Resources for Children’s Anxiety, Worry and Perfectionism

Child psychologist with a little girl

Children’s storybooks

  • Sometimes I Worry too Much but Now I Know How to Stop by Huebner
  • David and the Worry Beast: Helping Kids Cope with Anxiety by Guanci
  • Nobody’s Perfect: A Story for Children about Perfectionism by Burns
  • Wilma Jean the Worry Machine by Cook
  • Slip, Slide Skate by Herman (perfectionism)
  • The Girl Who Never Made Mistakes by Pett
  • Is a Worry Worrying You by Wolff
  • A Boy and a Bear: A Children’s Relaxation Book by Lite
  • DW’s Guide to Preschool by Brown (separation)
  • The Kissing Hand by Penn (separation)
  • Oh My Baby, Little One by Appelt (separation)

Children’s workbooks

  • When My Worries Get Too Big: A Relaxation Book by Buron
  • What to Do When Your Worry Too Much by Huebner
  • What to Do When Good Enough Isn’t Good Enough by Greenspon
  • What to Do When Your Brain Gets Stuck by Huebner
  • What to Do When You are Scared and Worried by Crist
  • The Relaxation and Stress Reduction Workbook by Shapiro

Parenting books

  • Freeing Your Child from Negative Thinking by Chansky
  • Freeing Your Child from Anxiety by Chansky
  • Helping Your Anxious Child: A Step by Step Guide by Rapee, Wignall, Spence, Cobham
  • The Optomistic Child by Seligman
  • Freeing Our Families from Perfectionism by Greenspon
  • Letting Go of Perfect by Wilson
  • Building Resilience in Children and Teens by Ginsburg
  • The No Cry Separation Anxiety Solution by Pantley

Join me for a workshop on Separation Anxiety, Worries, Fears and Perfectionism, July 23rd, 7:00-9:00pm in Reston, VA.  For more information and to register, please visit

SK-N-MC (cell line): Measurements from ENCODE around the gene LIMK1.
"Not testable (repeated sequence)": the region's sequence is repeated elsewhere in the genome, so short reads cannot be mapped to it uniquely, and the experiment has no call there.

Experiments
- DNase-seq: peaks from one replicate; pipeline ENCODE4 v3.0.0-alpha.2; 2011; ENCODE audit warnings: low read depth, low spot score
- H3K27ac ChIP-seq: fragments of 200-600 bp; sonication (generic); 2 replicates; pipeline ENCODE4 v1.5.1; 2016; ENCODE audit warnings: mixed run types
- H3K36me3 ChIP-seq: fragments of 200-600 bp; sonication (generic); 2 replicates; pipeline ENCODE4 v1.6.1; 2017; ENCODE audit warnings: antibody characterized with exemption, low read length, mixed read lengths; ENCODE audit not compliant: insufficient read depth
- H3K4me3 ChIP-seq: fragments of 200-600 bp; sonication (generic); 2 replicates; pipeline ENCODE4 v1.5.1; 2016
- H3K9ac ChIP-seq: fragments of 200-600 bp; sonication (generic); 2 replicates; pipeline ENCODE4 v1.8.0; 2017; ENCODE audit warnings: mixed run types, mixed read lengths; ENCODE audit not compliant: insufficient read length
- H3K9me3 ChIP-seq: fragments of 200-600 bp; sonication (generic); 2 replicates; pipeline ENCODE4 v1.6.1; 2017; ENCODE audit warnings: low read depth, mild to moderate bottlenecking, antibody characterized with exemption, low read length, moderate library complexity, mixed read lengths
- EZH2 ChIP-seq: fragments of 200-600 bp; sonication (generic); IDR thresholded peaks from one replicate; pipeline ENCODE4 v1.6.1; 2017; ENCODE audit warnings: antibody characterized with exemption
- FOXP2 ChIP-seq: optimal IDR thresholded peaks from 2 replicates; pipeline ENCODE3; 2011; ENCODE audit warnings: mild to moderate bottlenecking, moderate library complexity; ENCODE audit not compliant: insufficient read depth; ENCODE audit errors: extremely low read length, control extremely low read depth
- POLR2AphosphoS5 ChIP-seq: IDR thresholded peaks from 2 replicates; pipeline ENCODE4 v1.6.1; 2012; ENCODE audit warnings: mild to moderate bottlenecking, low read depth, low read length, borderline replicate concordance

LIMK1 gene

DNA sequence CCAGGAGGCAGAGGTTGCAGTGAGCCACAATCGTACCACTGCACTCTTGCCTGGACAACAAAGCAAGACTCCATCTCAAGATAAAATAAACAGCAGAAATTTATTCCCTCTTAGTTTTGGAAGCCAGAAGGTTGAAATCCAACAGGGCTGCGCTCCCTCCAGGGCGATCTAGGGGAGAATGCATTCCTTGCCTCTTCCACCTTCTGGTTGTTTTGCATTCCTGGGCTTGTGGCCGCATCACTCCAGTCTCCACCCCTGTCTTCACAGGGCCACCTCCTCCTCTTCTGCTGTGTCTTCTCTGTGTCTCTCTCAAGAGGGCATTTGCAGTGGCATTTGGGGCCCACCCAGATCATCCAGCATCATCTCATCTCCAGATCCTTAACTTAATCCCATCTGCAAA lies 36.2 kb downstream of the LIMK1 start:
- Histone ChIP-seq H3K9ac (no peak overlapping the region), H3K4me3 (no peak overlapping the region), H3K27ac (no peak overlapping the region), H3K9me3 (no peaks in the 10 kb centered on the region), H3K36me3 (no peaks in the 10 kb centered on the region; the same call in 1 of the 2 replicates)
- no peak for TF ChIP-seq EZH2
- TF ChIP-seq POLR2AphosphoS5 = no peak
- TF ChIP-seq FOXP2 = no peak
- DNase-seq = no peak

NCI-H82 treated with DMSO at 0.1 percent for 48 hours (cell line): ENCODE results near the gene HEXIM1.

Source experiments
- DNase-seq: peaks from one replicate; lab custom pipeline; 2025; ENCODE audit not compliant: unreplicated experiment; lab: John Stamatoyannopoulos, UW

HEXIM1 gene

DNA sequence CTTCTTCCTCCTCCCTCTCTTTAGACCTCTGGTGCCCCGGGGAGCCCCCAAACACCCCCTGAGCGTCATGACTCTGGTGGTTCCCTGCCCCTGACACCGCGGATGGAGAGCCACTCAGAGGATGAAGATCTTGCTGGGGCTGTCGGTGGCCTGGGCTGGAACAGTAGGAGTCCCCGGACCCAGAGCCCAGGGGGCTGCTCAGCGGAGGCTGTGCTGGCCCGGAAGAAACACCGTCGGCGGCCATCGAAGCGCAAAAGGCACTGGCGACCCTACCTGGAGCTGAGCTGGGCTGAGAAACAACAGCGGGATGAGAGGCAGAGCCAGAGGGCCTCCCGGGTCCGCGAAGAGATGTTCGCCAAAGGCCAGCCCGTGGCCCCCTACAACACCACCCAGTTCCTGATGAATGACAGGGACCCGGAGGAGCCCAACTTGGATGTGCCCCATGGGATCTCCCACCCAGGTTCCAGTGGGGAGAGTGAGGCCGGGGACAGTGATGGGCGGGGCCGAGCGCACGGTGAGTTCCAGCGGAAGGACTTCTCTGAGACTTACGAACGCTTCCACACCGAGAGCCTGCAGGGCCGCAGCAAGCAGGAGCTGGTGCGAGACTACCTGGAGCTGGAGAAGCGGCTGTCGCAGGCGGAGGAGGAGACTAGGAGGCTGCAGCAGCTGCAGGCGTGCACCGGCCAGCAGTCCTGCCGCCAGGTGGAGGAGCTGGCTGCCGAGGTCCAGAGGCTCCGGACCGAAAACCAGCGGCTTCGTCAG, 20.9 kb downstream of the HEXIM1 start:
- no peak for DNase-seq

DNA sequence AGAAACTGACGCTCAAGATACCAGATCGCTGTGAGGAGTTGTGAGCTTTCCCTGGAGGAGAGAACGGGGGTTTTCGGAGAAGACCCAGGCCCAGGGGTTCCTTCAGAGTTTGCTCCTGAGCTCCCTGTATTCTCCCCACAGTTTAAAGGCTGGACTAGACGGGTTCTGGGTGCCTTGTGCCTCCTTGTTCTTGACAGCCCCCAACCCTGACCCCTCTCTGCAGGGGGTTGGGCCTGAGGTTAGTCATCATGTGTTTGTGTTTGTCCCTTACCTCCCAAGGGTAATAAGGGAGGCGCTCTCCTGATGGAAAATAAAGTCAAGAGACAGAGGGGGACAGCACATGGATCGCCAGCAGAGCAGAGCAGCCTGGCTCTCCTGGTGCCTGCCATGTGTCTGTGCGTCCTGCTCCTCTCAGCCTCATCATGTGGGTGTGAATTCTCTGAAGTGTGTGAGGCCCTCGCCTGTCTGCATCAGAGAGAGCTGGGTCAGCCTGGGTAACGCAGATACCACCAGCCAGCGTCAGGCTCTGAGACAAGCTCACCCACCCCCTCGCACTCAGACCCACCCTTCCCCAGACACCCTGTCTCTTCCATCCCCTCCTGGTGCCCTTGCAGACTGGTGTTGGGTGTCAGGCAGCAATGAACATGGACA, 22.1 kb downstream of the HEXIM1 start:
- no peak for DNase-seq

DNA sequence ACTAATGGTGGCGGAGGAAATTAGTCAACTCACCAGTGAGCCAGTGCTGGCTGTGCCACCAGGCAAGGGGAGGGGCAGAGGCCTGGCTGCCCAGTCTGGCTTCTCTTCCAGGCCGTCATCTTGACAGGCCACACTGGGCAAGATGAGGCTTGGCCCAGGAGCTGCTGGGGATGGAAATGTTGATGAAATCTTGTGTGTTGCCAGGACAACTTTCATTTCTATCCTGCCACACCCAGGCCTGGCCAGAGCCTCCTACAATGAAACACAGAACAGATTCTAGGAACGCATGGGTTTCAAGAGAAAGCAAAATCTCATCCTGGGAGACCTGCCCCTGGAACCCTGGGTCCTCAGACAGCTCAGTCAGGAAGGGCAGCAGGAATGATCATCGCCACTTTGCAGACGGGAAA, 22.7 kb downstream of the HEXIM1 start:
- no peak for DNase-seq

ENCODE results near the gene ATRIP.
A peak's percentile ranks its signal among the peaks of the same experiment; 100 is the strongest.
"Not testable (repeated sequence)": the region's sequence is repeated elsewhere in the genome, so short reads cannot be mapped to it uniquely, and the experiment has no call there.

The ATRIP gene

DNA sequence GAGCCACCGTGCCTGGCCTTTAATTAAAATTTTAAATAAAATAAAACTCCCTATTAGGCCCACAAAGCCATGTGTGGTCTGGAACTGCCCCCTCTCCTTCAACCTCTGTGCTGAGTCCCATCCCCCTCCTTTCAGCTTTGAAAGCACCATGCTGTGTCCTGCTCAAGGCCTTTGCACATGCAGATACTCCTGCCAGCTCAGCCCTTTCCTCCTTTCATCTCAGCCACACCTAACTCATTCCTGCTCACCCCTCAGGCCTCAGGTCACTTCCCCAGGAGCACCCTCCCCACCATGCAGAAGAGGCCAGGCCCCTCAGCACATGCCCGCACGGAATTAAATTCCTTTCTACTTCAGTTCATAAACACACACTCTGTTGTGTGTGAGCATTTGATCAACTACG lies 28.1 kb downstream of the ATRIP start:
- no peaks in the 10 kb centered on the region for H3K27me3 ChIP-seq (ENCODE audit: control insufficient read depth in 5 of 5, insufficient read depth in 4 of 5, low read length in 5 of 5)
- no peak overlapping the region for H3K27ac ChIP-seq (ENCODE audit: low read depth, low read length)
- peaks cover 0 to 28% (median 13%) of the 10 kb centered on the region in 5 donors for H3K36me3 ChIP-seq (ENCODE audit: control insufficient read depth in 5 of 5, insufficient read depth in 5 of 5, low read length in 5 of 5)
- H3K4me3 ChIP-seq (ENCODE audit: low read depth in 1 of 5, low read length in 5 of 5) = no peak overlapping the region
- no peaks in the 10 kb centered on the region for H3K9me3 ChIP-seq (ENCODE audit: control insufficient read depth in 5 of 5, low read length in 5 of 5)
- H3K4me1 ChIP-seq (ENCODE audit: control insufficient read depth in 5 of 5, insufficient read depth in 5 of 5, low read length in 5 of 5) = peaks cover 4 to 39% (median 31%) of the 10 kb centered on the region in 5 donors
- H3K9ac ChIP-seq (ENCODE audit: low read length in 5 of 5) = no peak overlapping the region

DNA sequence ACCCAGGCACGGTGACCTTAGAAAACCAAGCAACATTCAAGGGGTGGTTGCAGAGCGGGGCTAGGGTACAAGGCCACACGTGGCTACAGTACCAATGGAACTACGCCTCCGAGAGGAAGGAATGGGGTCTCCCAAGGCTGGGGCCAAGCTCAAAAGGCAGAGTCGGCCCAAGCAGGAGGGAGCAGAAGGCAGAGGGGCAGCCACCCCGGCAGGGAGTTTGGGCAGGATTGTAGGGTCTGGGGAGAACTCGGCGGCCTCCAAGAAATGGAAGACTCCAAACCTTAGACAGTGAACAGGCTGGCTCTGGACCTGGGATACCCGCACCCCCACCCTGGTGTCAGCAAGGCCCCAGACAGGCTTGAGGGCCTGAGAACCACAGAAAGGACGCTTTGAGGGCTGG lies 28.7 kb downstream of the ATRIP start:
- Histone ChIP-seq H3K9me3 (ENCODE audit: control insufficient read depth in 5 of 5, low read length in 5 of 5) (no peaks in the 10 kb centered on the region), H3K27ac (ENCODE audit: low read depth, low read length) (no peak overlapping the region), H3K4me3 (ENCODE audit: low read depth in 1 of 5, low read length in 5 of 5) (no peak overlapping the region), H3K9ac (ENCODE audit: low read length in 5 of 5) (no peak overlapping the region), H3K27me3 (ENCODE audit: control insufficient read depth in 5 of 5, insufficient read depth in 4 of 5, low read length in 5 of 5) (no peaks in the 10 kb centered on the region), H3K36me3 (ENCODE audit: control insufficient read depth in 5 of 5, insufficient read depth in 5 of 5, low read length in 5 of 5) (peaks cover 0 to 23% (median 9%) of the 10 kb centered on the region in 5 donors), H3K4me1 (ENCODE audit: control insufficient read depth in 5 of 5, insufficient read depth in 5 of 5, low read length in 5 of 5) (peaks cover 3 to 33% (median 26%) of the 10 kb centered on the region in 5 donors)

Addressing Childhood Fears


Developing fears is a normal part of the preschool and early elementary school years.  Their awareness of the world and their imaginations are growing faster than their ability to use logic and reason. This is also a stage where the time they spend away from their families is increasing, and they are learning to function more independently. Typical fears include being afraid of the dark, being leary of strangers, being afraid of dogs, thunder or water. While fears are normal, it is the level of the fear that can be disruptive.

When you realize there is a fear, encourage your child to talk about it. Practice listening to all they say, validating that they have concerns, labeling and helping them to express their emotions. It can also go a long way to offer reassurance that they are safe.

Next encourage children to find solutions. Brainstorm with them things that would help them feel better. Talk about which ideas are helpful and possible. If you are part of the solution, be sure you are doing things with your child rather than for your child. The goal of this is to help children learn to face and conquer their fears. It is moving away from their thinking, “this is bad,” to, “I can handle this.” This works by helping them feel confident to move through it and be okay on the other side, rather than avoiding the thing. This doesn’t mean forcing a screaming child through, it means providing time, space and reassurance to help them move though in a comfortable way.

Helpful parenting books include

Freeing Your Child from Negative Thinking or Freeing Your Child from Anxiety both by Chansky

Helping Your Anxious Child: A Step by Step Guide for Parents by Rapee, Spence, Wignall and Cobham

Helpful children’s books include

Sometimes I Worry Too Much but Now I Know How to Stop by Huebner

Wemberly Worried by Henkes

Wilma Jean the Worry Machine by Cook

%d bloggers like this: